Parents Beating Their Children

Parents who beat their children

Fortunately, there are fewer and fewer of them, there are still parents who inflict physical punishment on their children to obey. This has led to the deaths of children at the hands of parents who, in anger, unload their physical strength on the person or persons they would have the responsibility to protect: the children.

It is regrettable that there are still people who advise:

That baby just needs a good spanking!

Legislation has been created in several countries to protect children and adolescents. Despite the protection in this area, child maltreatment is difficult to eradicate. Silence acts as an accomplice because in many places it is thought that the method of educating children is up to the parents themselves, whatever this method is. On the one hand, some people mistakenly believe that maltreatment consists exclusively in physical punishment, on the other hand we speak of maltreatment when there is negligence when it comes to meeting the needs of children : nutrition, rest, recreation, affection, safety, psychological support or attention to children. periods of illness.

We talk about mistreatment even when there is an emotional rejection expressed through shouts, insults, threats and humiliations. Not allowing close contact or friendship with other children means isolating them on a social level. This prevents the free development of their social skills.

Some parents are bothered by the idea of ​​having to prepare meals, wash clothes and clean the house for their children. In these cases it is typical to run into alcoholic or drug addicted parents.

As mentioned earlier, the mistreatment is often not obvious. Many times it is so subtle that for example it can manifest itself in comparisons between siblings or with other children. Often these comparisons prevent the development of the sense of belonging to the family unit, decrease self-confidence and lead to a closure in oneself, or increase the desire to escape from reality.

Teachers can play an important role in observing and identifying changes in pupils’ behavior. This is due to the fact that on many occasions violent or aggressive behavior in children is the product of the mistreatment they suffer from an adult. Among the behaviors that allow us to identify possible child maltreatment we find:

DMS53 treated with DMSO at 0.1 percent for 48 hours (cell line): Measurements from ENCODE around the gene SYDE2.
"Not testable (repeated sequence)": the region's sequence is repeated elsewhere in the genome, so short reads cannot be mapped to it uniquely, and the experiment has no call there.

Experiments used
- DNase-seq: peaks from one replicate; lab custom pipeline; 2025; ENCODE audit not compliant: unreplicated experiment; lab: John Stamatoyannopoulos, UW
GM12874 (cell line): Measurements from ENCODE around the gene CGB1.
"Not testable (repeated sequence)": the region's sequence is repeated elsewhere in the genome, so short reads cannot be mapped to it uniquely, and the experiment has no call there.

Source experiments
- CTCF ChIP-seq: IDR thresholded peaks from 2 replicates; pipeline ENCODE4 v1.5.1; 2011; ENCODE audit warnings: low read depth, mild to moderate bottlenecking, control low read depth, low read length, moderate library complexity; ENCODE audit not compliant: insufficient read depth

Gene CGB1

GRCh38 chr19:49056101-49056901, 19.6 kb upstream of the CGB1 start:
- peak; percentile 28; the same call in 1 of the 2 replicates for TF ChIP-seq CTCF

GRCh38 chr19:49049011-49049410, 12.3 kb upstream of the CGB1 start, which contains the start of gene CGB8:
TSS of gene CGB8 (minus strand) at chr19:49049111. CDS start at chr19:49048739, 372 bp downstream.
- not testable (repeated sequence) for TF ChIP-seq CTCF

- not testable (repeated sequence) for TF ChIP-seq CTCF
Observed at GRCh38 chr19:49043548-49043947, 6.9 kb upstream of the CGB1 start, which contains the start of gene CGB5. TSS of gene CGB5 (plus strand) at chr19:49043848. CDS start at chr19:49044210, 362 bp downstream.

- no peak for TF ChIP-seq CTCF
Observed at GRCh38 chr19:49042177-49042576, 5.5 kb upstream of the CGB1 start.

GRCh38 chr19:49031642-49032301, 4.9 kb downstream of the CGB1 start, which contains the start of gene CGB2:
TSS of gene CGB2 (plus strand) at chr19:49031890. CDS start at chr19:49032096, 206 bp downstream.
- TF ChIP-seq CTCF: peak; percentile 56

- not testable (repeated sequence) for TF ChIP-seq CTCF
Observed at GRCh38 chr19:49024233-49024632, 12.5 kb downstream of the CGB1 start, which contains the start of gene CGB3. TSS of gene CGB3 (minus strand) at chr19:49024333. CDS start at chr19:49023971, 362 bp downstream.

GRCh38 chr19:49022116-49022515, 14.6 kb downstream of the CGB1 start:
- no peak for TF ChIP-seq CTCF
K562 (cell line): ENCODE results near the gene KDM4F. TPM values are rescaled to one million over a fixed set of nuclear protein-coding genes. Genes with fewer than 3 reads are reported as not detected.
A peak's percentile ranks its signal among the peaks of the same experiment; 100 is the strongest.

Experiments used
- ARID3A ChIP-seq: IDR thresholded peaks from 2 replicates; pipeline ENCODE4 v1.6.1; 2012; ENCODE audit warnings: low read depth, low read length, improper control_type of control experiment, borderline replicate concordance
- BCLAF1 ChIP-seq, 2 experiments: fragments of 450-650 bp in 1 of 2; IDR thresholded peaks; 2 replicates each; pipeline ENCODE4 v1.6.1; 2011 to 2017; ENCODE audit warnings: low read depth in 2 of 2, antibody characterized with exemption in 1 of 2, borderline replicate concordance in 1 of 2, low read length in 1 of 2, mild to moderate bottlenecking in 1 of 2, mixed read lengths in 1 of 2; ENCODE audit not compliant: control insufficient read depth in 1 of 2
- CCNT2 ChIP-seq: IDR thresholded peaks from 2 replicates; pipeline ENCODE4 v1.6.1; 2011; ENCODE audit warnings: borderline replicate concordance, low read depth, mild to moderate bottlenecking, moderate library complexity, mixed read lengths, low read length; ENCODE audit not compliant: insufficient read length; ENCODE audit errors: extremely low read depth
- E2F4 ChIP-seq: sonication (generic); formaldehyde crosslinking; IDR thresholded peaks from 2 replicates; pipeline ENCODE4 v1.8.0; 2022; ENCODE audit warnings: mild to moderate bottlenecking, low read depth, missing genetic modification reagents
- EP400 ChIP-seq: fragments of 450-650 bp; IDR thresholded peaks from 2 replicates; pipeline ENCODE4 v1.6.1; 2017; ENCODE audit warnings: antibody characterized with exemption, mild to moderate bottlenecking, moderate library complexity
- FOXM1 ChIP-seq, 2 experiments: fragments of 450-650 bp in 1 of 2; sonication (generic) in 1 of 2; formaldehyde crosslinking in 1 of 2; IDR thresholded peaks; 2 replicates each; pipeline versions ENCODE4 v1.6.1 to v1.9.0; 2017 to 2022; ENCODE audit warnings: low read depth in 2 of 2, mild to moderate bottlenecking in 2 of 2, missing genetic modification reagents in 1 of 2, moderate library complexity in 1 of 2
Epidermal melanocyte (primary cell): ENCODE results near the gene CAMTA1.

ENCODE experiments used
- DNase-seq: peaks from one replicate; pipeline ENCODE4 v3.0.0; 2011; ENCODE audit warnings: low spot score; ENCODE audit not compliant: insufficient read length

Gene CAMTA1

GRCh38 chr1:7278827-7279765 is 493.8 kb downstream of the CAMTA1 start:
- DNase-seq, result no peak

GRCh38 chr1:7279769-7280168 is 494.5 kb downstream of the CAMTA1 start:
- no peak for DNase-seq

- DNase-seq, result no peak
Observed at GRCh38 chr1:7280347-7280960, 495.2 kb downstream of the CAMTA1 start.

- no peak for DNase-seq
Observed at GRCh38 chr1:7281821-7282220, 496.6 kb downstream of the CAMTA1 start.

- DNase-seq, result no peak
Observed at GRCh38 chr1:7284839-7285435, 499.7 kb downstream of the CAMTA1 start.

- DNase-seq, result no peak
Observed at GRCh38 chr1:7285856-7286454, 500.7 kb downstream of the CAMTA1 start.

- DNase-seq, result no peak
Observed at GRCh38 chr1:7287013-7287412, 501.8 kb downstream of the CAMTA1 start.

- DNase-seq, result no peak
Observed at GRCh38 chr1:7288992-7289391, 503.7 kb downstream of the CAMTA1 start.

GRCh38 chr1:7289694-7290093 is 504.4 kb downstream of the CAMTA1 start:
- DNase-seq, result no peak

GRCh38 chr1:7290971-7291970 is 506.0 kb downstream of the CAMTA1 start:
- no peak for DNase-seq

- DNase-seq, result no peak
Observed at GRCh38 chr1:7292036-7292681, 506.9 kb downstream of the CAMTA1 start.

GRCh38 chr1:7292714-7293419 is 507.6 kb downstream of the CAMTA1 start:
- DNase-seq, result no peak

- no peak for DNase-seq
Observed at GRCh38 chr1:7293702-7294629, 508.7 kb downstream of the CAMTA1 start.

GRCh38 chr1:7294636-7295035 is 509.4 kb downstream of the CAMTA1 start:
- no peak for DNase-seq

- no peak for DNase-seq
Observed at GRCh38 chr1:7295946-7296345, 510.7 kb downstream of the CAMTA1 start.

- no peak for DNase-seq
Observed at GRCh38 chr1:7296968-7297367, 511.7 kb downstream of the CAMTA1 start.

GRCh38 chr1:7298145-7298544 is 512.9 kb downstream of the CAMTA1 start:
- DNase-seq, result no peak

• anger expressed through damage to objects and aggressive attitude towards companions;
  • fear of one of the two parents;
  • fear of water and going out into the yard. Any abnormal behavior that persists over time is cause for alarm;
  • insomnia, the appearance of outdated childhood attitudes such as bedwetting, nightmares, loss of appetite, isolation, playing alone or aggressively;
  • marks or bruises appear on the body for “unknown” causes. Scars on the earlobes.

It is terrible to hear these words come out of a mother’s mouth:

It just gives me problems!
What have I done to deserve this!
Even if I gave you a gift, they wouldn’t get you!

Child abuse is very difficult to hide because children are usually open books

It is likely that, although no marks remain on the children’s bodies, psychological traces remain of the abuse suffered. A child who grows up in a condition of abuse will likely develop low self-esteem, live in fear, have a perception of the world as a hostile place, it will be more difficult for them to trust people, and it is not uncommon for them to repeat the abuse on their children.

Every child and adolescent has the right to a life free from violence and to grow up in a safe environment. Although children need to impose limits on their behavior to live in society, the mistreatment to impose them on them is not justifiable. The hidden signs may show up later on.

Why are there parents who mistreat the people they are supposed to protect?

Many of the children abused yesterday are the abusers of today. However, others have managed to overcome their traumatic pain and channel energy to protect abused children. It must be considered that most of the parents who mistreat or beat their children do not want to do it, often they are the ones who describe the pain they feel after doing it. Many times parents, when they attack, are also attacking themselves and if they do it it is because they do not know another way to do it nor do they believe it exists.

Abusers usually use violence to enforce respect given their poor ability to set limits on children’s behavior. These adults forget that they are relating to children. They expect them to think and act like adults in their 20s or 30s. Excessive exigency often causes children to fail to meet their parents’ expectations, expectations that result in disappointment and frustration that are channeled incorrectly through child abuse.

On the other hand, some parents who are alcoholics, drug addicts or gamblers see their children as a burden and an obstacle to their addiction. In these cases, maltreatment usually occurs as a form of distraction from needs, as parents invest resources in their addictions that should be directed to the needs of children.

Finally, it is necessary to reflect and be aware that, although the education of parents must play the preponderant role, society has the responsibility to ensure that this is ALWAYS imparted according to the rights of children.

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